Buttigieg noted that he leads a diverse city and that while he has never experienced discrimination based on the color of his skin, he’s had, as a gay man, “the experience of sometimes feeling like a stranger in my own country.” Harris did not back down, however, from her larger implied argument against Buttigieg—that Democrats need, as they had in Barack Obama, “a leader who had worked in many communities, knows those communities, and has the ability to bring people together.”

When Booker next got a chance to speak, he jumped back to that discussion, drawing laughs when he noted that he had been excluded the first time around. “I have a lifetime of experience with black voters. I’ve been one since I was 18,” he said. “Nobody on this stage should need a focus group to hear from African American voters.”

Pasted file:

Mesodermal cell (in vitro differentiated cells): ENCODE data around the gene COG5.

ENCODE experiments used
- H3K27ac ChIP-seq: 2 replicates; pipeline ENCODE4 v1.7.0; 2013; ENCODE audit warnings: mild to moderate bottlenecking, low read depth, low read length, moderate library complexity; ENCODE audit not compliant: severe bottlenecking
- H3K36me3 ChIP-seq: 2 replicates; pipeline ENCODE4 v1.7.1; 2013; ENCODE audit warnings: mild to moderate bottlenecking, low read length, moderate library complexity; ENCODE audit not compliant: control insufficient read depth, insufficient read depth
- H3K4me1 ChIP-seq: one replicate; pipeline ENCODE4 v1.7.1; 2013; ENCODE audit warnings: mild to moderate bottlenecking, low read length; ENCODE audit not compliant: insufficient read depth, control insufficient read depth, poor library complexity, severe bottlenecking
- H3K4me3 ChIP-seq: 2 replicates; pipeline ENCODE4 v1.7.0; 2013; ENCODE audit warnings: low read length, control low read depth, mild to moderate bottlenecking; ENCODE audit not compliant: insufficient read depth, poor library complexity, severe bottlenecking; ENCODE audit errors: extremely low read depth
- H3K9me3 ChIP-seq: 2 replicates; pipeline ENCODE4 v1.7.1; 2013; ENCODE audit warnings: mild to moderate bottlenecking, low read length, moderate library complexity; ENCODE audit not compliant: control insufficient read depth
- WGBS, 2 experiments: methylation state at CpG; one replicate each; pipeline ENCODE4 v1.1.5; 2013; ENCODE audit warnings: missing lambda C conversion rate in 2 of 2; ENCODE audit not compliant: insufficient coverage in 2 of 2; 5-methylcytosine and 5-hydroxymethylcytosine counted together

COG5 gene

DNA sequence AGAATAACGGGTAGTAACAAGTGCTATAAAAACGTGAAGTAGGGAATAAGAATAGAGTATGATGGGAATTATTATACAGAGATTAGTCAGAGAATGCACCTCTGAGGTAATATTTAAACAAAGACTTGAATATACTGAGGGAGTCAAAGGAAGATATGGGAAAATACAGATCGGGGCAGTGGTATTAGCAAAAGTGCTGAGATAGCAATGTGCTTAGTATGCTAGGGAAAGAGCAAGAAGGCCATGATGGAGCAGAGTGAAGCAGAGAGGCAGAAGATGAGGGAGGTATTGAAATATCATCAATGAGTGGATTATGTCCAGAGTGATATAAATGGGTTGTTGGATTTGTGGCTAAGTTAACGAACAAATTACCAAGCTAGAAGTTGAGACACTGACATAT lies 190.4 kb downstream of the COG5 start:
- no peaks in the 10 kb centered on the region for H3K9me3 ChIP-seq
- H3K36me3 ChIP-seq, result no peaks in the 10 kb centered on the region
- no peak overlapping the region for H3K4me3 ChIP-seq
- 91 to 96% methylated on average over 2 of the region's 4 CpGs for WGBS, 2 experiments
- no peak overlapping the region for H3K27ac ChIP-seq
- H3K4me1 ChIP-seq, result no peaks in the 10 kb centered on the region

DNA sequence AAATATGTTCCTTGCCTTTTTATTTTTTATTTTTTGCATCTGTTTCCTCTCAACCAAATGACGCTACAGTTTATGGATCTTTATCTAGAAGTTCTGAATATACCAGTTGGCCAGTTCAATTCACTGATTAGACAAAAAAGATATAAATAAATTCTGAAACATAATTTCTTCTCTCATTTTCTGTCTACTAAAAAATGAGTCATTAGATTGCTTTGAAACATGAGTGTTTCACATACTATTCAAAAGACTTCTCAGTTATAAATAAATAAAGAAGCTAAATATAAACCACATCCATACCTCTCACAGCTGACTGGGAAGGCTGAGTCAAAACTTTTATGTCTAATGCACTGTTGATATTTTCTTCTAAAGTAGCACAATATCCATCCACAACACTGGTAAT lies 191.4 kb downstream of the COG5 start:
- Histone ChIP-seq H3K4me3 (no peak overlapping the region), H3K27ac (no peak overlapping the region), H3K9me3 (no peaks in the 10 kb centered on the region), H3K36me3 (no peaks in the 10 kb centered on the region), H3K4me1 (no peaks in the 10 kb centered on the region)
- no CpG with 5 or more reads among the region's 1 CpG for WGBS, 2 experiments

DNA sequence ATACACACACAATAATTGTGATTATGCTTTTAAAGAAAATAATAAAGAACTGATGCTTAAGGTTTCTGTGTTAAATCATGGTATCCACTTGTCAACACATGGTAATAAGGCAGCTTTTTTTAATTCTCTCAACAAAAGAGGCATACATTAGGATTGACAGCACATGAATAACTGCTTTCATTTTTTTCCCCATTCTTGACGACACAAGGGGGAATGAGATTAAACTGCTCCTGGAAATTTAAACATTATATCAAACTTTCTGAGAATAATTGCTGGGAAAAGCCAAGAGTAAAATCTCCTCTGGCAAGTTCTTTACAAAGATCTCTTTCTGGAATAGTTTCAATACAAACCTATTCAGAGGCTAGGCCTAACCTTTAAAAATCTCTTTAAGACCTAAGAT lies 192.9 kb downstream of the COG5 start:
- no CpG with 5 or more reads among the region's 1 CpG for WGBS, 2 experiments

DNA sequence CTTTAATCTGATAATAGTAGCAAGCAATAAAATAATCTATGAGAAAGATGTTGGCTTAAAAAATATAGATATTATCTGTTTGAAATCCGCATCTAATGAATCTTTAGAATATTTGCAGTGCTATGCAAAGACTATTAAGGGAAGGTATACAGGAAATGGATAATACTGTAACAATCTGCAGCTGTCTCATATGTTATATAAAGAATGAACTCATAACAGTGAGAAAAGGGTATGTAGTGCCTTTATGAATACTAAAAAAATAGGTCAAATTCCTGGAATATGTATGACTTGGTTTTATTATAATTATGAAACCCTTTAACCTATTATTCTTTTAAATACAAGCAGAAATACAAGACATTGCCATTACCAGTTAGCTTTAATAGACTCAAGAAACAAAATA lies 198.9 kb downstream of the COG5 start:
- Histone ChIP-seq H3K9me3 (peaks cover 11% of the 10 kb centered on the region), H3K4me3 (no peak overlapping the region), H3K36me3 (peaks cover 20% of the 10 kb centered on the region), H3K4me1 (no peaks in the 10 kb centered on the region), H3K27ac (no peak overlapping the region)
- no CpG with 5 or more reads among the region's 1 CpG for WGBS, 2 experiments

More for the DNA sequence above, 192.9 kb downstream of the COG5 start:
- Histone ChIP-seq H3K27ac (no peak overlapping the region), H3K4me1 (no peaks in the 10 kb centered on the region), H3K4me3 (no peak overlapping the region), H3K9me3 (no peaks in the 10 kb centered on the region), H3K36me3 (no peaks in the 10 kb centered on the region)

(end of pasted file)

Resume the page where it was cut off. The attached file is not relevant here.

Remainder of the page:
“Black voters are pissed off, and they’re worried,” he continued. “They’re pissed off because the only time [their issues are paid attention] by politicians is when people are looking for their vote … We don’t want to see people miss this opportunity and lose because we are nominating someone that isn’t trusted, doesn’t have authentic connection. And so that’s what’s on the ballot.”